As states close down and businesses are shuttered because of COVID-19, the illness caused by the novel coronavirus, record numbers of the newly out-of-work have been applying for unemployment insurance (UI) to help pay the bills. On March 26, 2020, the U.S. Department of Labor (DOL) announced that in the week ending March 21, 3.28 million new benefit claims had been filed, an increase of more than 3 million from the previous week, far outstripping the previous high of 695,000 in October 1982.
The DOL has already provided new guidance to increase the flexibility that states have in administering their unemployment insurance. Now, thanks to the CARES Act, a $2 trillion economic relief plan passed by Congress and signed by President Trump on March 27 has expanded unemployment benefits to Americans who have been affected by the coronavirus pandemic.
As states ramp up in the face of the tsunami of claims, here is what you need to know about applying for unemployment insurance right now.
- Unemployment insurance claims related to COVID-19 catapulted to 3.28 million in the week ending March 21, 2020.
- The new CARES Act has expanded unemployment insurance eligibility to gig and freelance workers and part-time workers who have been affected by the coronavirus pandemic.
- In addition to receiving a percentage of their salary, unemployed workers who can't work because of COVID-19 are eligible to have $600 a week added to their checks through July 31.
- Most states recommend applying for UI online and following website updates for news.
Benefits of the Stimulus Plan for the Out-of-Work
The new legislation boosts the benefit amount that people can get, extends benefits, and makes unemployment insurance available for groups of people who would otherwise be ineligible for UI. Here are details of the plan, culled from numerous news reports:
- Unemployment benefits, which are provided by the individual states and usually replace 40% to 45% of earnings, are to be supplemented by an additional $600 a week for four months, covering unemployment through July 31.
- Part-time workers, members of the gig economy, and other self-employed people who can't work because of COVID-19 can now file for UI.
- People who can't work because their employer temporarily ceased operations due to COVID-19; who are quarantined or self-quarantined, but expect to return to work after the quarantine is over; who contract the virus or who have to stop working to care for a family member; or who cannot work because school, day care, or another facility for a child or elderly parent has shut down, are all eligible for unemployment benefits.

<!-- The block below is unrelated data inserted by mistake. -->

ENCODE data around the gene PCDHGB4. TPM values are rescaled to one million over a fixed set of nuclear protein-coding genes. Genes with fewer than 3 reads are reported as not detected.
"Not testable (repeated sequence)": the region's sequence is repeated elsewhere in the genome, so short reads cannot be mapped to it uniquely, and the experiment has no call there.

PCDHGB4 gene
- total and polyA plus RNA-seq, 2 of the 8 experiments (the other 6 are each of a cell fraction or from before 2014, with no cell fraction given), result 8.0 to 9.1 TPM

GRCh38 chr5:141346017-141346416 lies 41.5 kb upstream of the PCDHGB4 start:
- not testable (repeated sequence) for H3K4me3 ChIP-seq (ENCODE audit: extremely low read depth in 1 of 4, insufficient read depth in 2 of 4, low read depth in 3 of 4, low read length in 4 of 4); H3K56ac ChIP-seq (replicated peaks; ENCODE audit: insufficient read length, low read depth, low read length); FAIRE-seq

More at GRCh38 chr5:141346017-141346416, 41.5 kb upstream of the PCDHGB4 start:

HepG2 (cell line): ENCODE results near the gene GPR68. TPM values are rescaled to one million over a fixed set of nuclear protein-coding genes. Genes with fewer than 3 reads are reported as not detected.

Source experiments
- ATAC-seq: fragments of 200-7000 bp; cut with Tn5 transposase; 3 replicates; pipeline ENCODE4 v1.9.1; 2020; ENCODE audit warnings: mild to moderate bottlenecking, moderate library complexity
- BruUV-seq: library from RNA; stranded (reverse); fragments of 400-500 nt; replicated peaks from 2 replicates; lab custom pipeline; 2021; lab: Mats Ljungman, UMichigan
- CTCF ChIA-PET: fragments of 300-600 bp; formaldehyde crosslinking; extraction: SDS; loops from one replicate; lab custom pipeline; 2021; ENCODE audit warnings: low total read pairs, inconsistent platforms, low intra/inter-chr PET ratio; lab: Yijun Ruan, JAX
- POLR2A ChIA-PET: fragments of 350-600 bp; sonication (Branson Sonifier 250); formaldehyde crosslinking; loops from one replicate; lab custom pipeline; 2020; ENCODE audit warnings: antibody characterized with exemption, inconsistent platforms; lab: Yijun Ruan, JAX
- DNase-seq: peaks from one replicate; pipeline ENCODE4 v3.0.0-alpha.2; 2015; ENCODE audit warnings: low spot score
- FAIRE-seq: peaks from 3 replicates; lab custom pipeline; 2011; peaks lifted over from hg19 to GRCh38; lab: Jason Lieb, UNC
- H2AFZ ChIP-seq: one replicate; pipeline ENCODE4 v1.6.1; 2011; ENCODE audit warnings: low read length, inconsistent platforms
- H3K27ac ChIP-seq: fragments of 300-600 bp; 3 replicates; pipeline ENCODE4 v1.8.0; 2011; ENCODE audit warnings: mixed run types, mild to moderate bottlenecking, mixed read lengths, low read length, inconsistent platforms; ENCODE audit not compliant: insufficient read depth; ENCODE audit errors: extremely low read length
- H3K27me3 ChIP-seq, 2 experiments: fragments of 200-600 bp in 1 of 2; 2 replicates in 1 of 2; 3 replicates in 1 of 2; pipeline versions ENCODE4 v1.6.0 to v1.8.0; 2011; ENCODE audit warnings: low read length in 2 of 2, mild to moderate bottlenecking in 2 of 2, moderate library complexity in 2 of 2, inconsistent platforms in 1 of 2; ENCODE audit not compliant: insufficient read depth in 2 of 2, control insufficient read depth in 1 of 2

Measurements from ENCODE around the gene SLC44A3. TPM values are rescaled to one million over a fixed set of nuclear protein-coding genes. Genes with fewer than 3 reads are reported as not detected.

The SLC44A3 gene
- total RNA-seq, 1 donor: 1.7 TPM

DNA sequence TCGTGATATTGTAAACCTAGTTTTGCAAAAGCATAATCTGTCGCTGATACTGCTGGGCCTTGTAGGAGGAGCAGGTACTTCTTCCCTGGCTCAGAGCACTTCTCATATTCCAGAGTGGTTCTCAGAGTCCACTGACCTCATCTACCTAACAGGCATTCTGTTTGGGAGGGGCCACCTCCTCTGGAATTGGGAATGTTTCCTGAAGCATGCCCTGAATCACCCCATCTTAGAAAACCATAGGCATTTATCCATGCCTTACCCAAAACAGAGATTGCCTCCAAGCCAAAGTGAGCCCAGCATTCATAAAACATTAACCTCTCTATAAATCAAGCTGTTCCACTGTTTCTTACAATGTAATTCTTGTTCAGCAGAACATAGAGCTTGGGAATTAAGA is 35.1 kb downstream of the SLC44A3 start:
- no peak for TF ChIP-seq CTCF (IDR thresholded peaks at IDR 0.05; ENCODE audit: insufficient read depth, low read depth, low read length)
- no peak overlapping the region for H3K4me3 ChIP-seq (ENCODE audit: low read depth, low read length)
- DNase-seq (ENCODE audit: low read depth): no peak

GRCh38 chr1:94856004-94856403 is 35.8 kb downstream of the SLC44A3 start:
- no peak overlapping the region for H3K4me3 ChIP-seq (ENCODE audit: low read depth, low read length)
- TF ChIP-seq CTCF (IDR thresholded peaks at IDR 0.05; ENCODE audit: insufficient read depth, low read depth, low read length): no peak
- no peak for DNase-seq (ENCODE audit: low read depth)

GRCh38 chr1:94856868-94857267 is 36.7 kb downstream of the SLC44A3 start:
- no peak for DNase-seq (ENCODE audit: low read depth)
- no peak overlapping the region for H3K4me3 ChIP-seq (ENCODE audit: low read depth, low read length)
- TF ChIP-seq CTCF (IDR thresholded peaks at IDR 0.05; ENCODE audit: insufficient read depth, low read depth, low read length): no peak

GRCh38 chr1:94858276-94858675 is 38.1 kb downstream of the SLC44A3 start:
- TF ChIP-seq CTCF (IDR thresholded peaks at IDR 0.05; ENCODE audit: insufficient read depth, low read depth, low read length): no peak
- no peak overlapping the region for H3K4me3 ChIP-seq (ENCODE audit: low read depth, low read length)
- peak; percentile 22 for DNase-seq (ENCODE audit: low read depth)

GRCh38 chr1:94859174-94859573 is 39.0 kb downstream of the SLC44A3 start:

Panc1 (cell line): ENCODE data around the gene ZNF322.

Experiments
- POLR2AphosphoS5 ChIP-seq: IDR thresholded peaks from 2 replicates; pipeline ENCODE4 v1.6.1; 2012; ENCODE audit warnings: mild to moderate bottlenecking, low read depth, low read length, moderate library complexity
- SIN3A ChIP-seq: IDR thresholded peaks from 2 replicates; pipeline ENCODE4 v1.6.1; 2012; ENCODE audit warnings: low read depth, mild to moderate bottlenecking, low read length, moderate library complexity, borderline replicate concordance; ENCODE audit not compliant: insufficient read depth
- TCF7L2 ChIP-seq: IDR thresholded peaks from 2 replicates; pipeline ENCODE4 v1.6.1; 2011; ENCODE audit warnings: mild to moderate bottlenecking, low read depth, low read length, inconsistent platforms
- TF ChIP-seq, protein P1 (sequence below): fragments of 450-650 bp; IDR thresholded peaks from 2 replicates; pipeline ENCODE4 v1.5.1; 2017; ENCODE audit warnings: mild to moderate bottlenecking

- States provide benefits for up to 26 weeks (see the map, below), and the legislation provides for an extra 13 weeks. Depending upon when you become unemployed, the benefits could stretch through Dec. 31, 2020.
- If you are already receiving unemployment benefits unrelated to COVID-19, state-level benefits can be extended another 13 weeks, and you will also receive the extra $600 per week.
- If your UI benefits have run out, you can reapply and get at least another 13 weeks and the extra $600 a week.
People who can work from home, as well as those receiving paid sick leave or paid family leave, are not eligible for unemployment insurance benefits.
How Unemployment Insurance Is Administered
The country's unemployment insurance system is run by the individual states—which generally set up their own eligibility criteria and benefits levels and pay the actual benefits—but is overseen by the federal government, which pays administrative costs and will now also pay for the added $600-per-week benefit. Ordinarily, most states provide up to 26 weeks of benefits to unemployed workers to replace roughly half of their previous wages, up to a maximum benefit amount.
In Jan. 2020, benefits averaged about $385 nationwide but ranged from a low of $213 in Mississippi to $546 in Massachusetts.
What You Can Expect
To apply for UI, you must follow your state's guidelines, which you can link to via the DOL website, CareerOneStop. Anecdotal accounts are accumulating of state unemployment websites crashing and jammed phone lines, which means you likely will have to be patient. One of the problems: State unemployment offices are understaffed because head count is pegged to the unemployment rate, which had been at historically low levels before the pandemic hit. That means states are playing catch-up in trying to meet the new surge.
The New York Department of Labor website, for example, notes, "Due to enormous volume our systems are slow but we are serving each and every New Yorker. Please be patient." New UI filers are instructed to apply for benefits on a specific day of the week according to the first letter of their last name and reassured that any claim filed "will be backdated to the date you became unemployed." As of March 29, the Colorado Department of Labor and Employment, on the other hand, tells the newly unemployed not to file for UI benefits yet, but notes that the state "will backdate and back pay claims as appropriate based on the law and guidance."